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North Carolina tax tidbit: digital property

North Carolina flag When 2010 rolled in, so did assessment of North Carolina's 5.75 percent state sales tax on certain digital property.

The new tax covers a wide range of digital material, whether delivered or accessed electronically by direct download or by entering a digital code. Covered items include podcasts, ring tones, movies, books, magazines, newspapers, newsletters, reports, photographs and greeting cards.

In addition, certain electronically-delivered computer software is no longer exempt from sales tax. But there is a new exemption that includes computer software or digital property that becomes a component of other computer software or digital property that is part of a service.

As with other Tar Heel State sales taxes, there's a corresponding use tax if you buy a taxable digital property but don't pay the full tax at time of purchase.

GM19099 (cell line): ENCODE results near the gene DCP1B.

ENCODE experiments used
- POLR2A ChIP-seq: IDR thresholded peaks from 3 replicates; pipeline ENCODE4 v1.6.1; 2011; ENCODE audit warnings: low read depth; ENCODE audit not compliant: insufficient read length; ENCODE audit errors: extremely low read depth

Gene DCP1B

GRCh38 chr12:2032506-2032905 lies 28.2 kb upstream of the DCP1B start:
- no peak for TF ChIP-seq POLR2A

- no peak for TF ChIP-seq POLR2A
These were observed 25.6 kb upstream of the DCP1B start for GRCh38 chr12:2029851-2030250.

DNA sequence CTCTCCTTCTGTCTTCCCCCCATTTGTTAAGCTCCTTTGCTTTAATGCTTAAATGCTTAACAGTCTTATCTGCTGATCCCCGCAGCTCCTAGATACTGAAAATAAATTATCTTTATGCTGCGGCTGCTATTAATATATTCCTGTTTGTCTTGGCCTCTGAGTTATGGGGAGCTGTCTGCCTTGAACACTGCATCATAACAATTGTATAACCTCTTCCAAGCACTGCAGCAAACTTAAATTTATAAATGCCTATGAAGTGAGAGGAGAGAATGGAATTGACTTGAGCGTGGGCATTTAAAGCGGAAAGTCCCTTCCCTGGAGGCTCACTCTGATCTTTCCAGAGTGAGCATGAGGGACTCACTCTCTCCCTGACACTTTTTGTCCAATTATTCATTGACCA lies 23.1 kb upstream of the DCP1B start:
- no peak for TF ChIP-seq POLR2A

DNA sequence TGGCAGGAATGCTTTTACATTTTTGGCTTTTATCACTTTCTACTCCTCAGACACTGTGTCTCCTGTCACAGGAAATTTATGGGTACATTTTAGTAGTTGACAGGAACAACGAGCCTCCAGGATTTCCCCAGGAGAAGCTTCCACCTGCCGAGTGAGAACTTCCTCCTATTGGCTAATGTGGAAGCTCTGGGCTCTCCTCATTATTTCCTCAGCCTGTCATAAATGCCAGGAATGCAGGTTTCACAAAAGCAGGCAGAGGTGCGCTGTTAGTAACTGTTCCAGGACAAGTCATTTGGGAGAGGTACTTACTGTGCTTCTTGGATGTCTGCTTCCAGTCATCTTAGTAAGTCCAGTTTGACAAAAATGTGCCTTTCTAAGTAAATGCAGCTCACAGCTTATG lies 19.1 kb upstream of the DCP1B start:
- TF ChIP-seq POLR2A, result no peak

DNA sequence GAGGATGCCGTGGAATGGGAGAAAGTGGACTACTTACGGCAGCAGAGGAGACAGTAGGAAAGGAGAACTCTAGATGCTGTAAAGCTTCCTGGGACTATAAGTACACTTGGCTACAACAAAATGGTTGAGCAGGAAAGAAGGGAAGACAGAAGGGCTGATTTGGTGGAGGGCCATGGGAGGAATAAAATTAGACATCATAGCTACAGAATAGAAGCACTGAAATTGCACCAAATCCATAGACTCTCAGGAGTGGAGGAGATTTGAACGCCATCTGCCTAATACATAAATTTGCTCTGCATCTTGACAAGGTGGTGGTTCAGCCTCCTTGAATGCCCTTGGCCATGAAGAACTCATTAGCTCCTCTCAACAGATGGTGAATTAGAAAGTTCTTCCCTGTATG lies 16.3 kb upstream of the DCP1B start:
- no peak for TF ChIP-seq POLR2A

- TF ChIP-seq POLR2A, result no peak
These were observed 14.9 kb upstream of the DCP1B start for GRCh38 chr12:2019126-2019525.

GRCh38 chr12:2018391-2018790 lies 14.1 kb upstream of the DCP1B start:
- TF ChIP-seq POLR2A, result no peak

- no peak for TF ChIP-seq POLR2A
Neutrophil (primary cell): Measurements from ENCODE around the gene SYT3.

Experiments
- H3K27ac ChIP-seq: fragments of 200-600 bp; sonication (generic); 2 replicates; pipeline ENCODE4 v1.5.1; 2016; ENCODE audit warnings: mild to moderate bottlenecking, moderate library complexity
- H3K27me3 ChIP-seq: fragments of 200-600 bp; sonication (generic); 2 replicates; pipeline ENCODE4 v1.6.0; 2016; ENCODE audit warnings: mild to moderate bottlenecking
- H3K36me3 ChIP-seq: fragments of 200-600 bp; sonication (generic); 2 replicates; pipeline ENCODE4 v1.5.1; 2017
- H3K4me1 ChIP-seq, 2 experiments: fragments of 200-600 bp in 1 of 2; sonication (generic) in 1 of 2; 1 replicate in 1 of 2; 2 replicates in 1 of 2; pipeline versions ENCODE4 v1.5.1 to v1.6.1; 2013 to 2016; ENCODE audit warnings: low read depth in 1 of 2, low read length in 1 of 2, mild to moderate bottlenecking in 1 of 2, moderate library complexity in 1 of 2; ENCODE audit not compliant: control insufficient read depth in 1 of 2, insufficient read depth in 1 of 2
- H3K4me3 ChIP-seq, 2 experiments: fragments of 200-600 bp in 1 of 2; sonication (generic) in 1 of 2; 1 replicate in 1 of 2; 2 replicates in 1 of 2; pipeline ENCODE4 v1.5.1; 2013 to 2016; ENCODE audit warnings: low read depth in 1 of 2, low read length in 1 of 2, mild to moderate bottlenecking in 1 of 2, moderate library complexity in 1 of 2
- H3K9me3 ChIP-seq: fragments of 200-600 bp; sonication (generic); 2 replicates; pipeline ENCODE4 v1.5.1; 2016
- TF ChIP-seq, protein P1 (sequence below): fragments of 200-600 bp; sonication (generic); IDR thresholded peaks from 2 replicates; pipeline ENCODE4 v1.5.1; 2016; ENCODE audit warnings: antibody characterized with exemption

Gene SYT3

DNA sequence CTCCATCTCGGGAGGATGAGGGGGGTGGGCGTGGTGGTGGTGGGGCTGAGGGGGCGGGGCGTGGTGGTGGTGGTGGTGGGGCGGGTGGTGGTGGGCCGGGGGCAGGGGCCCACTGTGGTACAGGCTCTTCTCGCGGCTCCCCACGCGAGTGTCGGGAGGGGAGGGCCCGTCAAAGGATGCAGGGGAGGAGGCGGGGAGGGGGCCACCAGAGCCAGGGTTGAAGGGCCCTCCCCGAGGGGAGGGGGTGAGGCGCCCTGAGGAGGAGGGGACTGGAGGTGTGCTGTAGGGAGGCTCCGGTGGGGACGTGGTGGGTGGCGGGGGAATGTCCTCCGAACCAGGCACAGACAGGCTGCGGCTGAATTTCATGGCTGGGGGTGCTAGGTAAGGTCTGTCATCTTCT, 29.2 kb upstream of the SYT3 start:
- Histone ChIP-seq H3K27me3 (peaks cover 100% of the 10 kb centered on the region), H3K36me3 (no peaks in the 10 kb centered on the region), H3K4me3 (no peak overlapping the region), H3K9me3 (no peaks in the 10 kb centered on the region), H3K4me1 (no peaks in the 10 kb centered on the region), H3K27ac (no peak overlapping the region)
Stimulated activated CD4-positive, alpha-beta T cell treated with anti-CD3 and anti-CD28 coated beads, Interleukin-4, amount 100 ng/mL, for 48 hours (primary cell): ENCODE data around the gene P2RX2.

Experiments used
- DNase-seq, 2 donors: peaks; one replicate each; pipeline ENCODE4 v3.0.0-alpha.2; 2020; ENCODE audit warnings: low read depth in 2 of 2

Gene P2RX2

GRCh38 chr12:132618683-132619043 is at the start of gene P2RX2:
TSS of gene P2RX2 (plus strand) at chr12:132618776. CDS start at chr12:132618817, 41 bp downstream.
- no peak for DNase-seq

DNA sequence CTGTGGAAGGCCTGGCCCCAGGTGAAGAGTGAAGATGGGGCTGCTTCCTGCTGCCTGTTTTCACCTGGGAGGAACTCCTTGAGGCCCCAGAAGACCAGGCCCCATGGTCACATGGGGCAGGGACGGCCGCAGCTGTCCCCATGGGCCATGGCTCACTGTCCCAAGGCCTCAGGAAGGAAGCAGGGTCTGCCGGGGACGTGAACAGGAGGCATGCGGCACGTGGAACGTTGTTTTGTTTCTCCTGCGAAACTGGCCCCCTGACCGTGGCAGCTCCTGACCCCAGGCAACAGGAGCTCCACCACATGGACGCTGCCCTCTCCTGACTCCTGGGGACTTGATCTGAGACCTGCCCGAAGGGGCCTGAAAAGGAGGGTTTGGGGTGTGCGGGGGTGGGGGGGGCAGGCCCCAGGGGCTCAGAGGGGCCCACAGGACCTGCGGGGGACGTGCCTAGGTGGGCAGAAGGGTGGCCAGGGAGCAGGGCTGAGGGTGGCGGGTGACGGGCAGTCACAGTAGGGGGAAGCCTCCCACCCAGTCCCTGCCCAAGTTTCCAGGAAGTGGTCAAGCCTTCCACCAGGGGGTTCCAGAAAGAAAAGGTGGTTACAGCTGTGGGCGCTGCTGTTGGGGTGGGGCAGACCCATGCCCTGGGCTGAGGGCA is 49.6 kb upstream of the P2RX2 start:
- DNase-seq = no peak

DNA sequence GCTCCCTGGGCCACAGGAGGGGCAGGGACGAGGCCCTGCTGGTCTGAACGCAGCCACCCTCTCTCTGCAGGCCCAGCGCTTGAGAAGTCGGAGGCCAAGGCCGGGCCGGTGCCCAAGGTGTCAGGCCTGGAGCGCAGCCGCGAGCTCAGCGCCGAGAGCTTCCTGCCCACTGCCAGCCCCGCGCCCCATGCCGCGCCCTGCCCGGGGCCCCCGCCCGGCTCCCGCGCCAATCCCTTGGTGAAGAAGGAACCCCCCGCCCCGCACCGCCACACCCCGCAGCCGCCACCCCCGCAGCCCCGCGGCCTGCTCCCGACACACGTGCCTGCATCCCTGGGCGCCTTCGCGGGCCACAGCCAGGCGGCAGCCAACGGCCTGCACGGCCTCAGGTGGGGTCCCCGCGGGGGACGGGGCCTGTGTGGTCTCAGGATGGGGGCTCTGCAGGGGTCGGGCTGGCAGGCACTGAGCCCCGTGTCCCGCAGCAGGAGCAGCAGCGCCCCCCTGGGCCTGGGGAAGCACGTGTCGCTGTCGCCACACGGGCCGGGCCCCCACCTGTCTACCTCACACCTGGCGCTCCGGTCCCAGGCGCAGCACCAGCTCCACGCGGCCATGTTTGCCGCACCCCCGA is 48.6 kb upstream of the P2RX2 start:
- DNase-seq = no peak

If it was a business purchase, you must register with the North Carolina Department of Revenue to report and pay the tax due by filing Form E-500, Sales and Use Tax return. If it was personal purchase, report it on line 19 of Form D-400, your state income tax return.

And if you owe the digital property use tax for a personal purchase but aren't required to file an income tax return, file Form E-554, Consumer Use Tax Return.

Tax trip around the United States: This post is part of our series highlighting tax information from the 50 U.S. states and Washington, D.C. You can read other state tax blurbs at our Complete menu of tasty state tax tidbits.

The State Tax Departments page provides links to official state and District of Columbia revenue Web sites so that you can find out more about your home's tax laws and filing requirements.

As we work through the 2010 tax season, a different state will be featured each day as noted in Don't forget your state taxes! Check back to see what tax tidbit we share about your home.

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